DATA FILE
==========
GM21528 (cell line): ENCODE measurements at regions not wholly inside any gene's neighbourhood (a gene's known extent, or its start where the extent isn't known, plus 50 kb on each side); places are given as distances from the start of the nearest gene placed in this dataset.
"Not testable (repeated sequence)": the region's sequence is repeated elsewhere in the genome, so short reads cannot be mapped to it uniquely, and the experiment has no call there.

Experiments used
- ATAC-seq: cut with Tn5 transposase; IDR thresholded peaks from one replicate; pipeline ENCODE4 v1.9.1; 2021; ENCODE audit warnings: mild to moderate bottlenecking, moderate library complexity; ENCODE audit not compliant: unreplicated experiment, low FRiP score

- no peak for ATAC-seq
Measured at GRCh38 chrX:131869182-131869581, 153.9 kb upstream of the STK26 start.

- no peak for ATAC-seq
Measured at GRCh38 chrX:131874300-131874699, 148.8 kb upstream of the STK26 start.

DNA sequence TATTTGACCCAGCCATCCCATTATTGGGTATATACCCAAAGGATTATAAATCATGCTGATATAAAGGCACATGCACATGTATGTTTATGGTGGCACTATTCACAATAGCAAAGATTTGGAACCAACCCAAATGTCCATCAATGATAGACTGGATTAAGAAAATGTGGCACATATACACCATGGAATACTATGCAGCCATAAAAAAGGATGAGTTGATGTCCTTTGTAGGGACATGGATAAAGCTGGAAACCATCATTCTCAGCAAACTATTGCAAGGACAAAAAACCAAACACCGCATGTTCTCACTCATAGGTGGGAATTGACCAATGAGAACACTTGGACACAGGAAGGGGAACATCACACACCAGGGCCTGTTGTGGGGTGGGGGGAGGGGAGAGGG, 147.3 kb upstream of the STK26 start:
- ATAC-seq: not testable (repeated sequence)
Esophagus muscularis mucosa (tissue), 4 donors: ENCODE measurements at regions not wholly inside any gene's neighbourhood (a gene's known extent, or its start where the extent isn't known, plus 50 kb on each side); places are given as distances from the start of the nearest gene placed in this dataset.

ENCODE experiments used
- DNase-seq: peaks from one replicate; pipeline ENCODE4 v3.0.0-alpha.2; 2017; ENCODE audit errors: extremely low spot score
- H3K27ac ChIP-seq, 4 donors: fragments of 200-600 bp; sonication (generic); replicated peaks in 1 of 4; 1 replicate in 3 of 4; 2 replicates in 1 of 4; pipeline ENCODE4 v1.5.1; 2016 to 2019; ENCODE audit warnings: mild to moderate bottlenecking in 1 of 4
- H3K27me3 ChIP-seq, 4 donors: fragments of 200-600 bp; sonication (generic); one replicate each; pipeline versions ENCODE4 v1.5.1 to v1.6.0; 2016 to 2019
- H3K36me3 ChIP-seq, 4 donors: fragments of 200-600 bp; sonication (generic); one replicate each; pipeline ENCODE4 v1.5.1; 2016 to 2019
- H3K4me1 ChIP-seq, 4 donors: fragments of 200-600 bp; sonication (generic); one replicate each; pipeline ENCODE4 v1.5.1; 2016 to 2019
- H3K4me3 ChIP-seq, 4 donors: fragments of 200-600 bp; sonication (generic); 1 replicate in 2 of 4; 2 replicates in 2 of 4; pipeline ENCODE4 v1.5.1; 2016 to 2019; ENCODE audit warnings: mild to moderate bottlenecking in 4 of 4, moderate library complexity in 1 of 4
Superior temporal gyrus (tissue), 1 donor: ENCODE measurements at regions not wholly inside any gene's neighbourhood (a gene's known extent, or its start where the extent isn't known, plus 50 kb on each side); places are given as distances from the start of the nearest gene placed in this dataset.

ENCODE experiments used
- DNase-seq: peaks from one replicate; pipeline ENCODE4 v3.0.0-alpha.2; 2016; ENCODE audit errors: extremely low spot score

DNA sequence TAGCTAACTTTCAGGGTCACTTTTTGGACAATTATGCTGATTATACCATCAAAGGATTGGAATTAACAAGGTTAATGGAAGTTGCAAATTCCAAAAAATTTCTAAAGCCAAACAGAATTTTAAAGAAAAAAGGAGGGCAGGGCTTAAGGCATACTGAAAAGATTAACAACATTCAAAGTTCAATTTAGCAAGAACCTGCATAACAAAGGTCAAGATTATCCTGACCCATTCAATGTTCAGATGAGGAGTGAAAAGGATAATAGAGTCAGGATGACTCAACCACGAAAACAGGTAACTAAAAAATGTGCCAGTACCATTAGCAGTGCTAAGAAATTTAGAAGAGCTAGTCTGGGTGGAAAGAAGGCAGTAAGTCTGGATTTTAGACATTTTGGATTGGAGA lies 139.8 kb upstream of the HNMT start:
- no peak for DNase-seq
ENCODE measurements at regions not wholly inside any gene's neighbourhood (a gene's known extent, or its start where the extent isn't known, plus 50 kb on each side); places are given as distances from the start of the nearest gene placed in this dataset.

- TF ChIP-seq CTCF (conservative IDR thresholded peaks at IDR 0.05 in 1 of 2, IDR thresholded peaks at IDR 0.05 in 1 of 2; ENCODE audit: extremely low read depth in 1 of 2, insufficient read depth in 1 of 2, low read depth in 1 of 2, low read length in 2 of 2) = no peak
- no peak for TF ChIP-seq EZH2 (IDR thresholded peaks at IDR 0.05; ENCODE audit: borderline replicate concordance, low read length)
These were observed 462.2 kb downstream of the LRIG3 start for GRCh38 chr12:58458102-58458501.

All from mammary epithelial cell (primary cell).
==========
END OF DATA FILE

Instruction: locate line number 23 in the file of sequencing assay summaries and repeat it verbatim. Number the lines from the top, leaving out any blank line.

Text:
- no peak for DNase-seq